Adonis Diaries

Posts Tagged ‘Hamoul

Islam was founded on the dozens “Christian-Jewish” “Heretic sects” in the Near East

When the Byzantine Empire was established in Constantinople and adopted Christianity as an official religion, and later founded the “Orthodox Christian” sect as the religion of the empire in the mid of the 5th century, the hundreds of local based “christian sects” in Syria, Palestine and Lebanon were persecuted and had to transfer east of the Euphrates River (Persian Empire), the Arabian Peninsula, and further toward China.

The Prophet Muhammad was a member of one of those “Jewish-Christian” sect in Mecca and Islam was almost a copy/paste of the local Bible they used in Mecca, mainly most of the Jewish mythical stories, their prophets, and their customs.

The message of Jesus, his parables, his miracles…were barely mentioned in the modified/edited/transformed Koran assembled during the third Caliph Uthman bin Affan (From the Quraysh tribe of Mecca and one of Muhammad son-in-laws).

Many parchemins were discarded, buried, displaced or burned and the verses of the Koran were grouped according to length instead of their chronological order.

While the disciples of Jesus were trapped and huddled in Jerusalem after the crucifixion of Christ, St.Paul was touring Syria, Turkey, Greece, all the way to Rome, and founding “Christian” communities. St.Paul was flexible in the matter of circoncision and considered it was Not necessary for the new converts to be circumcised. The basic condition for St.Paul was that they believe that Jesus was resurrected, otherwise, there was no viable basis to be considered Christian.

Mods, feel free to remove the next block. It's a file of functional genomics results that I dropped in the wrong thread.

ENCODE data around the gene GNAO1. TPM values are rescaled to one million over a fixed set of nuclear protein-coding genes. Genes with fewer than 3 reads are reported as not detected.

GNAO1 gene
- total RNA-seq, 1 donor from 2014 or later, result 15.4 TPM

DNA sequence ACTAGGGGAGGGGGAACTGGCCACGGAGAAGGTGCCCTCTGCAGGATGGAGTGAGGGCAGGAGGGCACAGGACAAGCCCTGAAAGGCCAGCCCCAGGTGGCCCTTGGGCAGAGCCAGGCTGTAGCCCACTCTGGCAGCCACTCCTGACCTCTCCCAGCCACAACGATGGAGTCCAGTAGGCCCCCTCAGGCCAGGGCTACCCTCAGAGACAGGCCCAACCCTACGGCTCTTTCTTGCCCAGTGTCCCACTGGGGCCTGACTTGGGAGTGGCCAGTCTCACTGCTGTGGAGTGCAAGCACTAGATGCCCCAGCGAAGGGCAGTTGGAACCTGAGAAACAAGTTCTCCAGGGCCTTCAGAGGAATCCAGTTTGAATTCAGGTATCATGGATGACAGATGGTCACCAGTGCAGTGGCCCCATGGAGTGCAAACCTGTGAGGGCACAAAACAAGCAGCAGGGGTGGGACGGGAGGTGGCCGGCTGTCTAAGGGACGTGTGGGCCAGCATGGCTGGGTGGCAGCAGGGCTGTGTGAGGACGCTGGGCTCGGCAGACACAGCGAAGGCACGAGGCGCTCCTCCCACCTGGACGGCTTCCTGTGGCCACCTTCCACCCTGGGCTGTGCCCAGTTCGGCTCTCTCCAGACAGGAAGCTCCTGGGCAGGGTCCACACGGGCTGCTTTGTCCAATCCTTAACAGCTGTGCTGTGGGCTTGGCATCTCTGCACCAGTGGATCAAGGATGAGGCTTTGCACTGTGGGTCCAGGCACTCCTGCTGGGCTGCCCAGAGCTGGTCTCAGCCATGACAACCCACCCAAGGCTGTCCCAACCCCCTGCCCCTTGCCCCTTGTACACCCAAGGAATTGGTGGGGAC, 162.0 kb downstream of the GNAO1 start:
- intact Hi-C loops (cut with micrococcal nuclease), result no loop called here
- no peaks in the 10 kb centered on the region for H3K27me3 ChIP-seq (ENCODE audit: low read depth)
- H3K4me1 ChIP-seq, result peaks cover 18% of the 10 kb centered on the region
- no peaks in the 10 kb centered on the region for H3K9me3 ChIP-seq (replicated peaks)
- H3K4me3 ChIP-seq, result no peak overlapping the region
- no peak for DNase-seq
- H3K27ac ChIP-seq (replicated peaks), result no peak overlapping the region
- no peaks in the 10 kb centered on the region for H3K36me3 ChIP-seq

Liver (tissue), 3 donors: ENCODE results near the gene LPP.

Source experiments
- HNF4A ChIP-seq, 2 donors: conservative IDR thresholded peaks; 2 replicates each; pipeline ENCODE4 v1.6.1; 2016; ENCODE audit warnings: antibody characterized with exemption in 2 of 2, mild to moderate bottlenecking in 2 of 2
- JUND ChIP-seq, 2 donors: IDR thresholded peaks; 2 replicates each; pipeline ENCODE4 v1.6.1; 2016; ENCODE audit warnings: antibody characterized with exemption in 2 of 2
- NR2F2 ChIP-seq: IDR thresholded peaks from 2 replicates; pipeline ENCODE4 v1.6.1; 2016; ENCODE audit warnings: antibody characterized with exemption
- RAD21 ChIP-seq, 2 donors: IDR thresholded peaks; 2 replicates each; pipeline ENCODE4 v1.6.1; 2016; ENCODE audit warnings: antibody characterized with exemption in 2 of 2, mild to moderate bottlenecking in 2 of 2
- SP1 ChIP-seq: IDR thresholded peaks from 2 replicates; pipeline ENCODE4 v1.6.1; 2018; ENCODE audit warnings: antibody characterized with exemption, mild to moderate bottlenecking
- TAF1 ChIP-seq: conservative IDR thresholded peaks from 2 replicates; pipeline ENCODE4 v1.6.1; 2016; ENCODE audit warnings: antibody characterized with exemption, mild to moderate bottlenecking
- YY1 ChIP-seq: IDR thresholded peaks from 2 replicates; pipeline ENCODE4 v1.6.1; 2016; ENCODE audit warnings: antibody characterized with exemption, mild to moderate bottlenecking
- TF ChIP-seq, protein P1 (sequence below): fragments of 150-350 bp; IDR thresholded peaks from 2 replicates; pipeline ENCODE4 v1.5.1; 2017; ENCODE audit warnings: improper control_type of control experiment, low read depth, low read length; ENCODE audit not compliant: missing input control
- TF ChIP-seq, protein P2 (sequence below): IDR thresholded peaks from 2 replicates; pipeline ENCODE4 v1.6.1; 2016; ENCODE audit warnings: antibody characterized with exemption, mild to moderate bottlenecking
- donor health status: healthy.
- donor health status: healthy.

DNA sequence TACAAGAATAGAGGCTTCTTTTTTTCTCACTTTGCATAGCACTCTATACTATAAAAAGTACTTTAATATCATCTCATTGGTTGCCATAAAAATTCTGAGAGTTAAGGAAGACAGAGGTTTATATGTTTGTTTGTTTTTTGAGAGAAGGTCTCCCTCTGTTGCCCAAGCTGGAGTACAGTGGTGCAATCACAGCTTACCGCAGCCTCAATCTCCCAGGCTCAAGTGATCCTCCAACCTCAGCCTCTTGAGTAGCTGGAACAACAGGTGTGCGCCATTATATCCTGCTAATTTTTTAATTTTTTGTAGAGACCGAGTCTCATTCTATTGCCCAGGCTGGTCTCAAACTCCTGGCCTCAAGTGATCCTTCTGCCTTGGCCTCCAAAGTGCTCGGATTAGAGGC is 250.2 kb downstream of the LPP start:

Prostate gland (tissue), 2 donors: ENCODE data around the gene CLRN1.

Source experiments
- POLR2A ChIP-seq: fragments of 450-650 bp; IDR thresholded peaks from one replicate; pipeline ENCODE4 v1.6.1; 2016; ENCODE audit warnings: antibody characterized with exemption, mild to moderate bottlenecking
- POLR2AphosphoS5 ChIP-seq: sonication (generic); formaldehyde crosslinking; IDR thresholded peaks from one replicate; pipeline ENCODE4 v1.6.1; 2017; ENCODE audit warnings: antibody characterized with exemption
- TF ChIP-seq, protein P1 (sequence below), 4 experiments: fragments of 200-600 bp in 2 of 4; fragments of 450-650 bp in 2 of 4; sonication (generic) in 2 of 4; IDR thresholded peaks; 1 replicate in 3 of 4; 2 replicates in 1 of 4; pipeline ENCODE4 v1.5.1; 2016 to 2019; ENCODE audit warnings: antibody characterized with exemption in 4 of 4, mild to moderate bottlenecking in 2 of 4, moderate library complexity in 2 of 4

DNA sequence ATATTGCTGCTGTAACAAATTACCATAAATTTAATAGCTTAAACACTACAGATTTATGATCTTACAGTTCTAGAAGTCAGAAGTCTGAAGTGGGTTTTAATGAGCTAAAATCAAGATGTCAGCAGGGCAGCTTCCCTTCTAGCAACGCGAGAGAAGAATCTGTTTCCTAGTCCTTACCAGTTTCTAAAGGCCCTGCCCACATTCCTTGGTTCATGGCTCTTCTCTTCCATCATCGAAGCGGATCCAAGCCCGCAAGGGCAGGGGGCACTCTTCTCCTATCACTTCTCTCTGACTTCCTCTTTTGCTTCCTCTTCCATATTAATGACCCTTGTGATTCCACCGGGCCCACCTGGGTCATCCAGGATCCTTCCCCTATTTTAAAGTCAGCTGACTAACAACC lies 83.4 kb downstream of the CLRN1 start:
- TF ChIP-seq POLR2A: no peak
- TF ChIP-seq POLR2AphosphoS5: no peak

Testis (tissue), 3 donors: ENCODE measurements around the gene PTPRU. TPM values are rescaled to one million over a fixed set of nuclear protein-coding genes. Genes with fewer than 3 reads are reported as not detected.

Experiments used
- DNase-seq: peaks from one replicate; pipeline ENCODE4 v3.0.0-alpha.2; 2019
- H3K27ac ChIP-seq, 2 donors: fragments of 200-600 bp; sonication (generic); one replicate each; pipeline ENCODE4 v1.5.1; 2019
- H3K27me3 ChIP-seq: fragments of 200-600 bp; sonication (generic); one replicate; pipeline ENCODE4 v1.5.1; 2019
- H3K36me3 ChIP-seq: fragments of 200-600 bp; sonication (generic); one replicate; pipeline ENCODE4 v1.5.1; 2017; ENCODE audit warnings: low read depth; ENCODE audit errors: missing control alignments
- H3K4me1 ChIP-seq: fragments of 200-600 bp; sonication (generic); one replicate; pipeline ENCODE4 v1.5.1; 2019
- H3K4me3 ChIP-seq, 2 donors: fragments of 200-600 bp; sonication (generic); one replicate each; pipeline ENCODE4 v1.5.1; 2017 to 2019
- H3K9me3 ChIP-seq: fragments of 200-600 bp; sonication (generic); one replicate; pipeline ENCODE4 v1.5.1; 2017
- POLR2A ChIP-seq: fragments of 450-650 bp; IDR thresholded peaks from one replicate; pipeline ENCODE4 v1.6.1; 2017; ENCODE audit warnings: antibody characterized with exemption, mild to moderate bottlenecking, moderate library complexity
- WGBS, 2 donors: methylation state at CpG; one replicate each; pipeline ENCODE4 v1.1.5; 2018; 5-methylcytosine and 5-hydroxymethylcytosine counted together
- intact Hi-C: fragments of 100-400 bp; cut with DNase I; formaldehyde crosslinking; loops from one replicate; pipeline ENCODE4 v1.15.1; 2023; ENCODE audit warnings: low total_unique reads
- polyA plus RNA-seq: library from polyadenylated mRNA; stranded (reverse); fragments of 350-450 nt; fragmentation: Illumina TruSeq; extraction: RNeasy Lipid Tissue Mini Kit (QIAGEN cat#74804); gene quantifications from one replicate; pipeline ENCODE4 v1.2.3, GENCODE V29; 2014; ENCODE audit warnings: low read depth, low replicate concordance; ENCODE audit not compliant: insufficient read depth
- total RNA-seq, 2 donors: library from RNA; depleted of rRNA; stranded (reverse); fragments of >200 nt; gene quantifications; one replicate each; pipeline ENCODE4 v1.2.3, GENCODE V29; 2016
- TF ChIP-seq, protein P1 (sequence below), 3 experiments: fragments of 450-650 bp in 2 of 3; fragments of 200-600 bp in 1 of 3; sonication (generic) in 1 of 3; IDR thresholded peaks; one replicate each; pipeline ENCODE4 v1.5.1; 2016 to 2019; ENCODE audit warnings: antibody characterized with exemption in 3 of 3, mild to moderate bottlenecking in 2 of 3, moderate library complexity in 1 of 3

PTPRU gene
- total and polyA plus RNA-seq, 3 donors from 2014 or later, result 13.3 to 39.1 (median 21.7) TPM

The disciples in Jerusalem, and headed and guided by Jacob, the elder brother of Jesus and Not even a disciple, dispatched Peter to follow the trails of St.Paul and pressure the Christian communities to be circumcised…

As the Jews in Jerusalem started to revolt against the Roman Empire, the disciples fled in many directions. The first phase was to return to their hometowns in the Tyr region and Upper Galilee and off to Egypt, Turkey, Arabian Peninsula, Ethiopia, and even to current Pakistan (St.Thomas, Peter, Jacob, Bartholomew, Andrew, Marc… )

The disciples founded their own sect communities, with their own Bibles, customs, traditions and daily antics practised by the conservative Jews. The disciple of the community re-edited the message and stories about Jesus and crammed it with the stories of the Jewish mythologies.

For example, the women had their separate quarters, had to wear the veil, and Not participate with the males in the community events. Many of these communities wore the white robes, were vegetarians and never purchased any food from outside the community.

Basically, Bizantium decided to accept only 4 New Testaments and ordered the burning of the local Bibles used by these “heretic sects”. Essentially, bibles that smacked of plainly a copy/paste of the Torah/Jewish Bibles were burned and the sects persecuted out of the empire.

Consequently, when Islam conquered Syria, Iran, Egypt and expanded its territories, those “heretic” Christian sects didn’t find much variations between the Koran and their teachings. They converted to Islam easily, especially they would Not pay Taxes as Muslims (Jezyi), compared to the other “Orthodox” sects.

At the end of the Umayyad dynasty, the Non-Muslims diminished drastically and taxes collected were Not enough to replenish the treasury. Thus, various kinds of taxes were enacted that galvanized Muslims outside of Damascus to rebel.